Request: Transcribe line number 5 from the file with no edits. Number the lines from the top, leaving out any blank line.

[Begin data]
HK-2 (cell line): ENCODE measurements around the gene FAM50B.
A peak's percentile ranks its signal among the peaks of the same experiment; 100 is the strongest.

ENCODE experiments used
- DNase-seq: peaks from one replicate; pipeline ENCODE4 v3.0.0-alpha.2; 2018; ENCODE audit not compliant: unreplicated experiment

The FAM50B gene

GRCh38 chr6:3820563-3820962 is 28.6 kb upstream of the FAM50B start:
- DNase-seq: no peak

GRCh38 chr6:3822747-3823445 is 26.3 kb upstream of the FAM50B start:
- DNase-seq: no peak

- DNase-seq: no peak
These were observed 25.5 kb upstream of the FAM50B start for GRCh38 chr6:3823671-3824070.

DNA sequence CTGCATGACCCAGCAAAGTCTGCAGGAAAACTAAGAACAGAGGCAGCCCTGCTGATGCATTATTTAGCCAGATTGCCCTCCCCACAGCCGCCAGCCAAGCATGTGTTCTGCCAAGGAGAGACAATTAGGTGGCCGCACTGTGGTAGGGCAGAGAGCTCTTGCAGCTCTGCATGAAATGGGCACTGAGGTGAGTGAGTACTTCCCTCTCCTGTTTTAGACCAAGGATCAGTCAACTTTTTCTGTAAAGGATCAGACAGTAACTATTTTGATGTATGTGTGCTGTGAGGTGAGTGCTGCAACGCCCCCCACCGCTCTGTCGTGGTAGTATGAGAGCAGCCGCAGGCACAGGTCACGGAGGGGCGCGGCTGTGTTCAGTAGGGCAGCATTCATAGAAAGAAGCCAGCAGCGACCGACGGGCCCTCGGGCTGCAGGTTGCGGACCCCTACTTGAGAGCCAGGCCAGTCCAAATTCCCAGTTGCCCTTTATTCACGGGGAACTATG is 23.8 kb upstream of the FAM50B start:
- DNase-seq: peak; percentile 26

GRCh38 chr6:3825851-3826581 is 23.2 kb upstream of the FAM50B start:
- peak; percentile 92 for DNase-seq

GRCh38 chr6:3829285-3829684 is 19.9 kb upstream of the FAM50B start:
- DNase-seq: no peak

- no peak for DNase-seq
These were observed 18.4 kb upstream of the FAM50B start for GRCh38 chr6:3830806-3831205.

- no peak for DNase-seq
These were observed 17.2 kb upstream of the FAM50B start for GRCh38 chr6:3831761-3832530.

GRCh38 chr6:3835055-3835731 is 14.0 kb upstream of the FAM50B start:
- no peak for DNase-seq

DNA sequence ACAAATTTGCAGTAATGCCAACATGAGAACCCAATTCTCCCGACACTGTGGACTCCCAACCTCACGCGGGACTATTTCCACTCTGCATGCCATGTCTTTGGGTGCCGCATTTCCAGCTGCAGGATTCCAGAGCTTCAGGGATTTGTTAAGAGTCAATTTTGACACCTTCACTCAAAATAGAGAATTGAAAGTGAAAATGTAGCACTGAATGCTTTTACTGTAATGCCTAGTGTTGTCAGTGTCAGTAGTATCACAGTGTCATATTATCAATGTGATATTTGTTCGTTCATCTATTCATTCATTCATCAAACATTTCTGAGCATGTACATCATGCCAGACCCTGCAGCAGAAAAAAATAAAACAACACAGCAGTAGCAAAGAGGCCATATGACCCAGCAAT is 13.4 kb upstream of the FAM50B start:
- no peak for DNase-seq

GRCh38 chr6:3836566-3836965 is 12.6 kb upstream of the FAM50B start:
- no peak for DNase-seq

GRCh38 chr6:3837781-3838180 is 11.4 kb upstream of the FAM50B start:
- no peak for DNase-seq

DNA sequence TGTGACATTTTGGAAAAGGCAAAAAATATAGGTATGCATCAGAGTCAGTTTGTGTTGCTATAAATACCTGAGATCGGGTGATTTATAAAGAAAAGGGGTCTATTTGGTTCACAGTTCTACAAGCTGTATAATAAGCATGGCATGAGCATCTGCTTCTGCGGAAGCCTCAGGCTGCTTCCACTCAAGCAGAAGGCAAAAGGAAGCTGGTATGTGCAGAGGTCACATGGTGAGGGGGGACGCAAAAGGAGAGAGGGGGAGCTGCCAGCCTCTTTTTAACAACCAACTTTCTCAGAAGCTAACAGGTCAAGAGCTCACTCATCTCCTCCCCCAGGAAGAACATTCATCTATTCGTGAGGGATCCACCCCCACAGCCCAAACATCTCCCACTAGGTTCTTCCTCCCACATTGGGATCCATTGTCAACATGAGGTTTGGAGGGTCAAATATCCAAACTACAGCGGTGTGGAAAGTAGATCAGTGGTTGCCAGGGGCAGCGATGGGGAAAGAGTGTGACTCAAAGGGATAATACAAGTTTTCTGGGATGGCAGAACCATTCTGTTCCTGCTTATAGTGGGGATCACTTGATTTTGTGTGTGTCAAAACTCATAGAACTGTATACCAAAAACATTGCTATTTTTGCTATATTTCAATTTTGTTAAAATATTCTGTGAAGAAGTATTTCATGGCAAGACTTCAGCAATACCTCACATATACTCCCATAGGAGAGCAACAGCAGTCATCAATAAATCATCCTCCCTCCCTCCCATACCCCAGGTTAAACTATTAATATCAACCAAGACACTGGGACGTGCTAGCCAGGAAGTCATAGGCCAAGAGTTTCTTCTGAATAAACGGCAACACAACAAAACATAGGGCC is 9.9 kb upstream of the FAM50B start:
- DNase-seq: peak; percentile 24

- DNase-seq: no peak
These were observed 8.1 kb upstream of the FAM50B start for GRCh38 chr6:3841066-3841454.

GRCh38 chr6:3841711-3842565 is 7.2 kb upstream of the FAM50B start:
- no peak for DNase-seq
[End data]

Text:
The FAM50B gene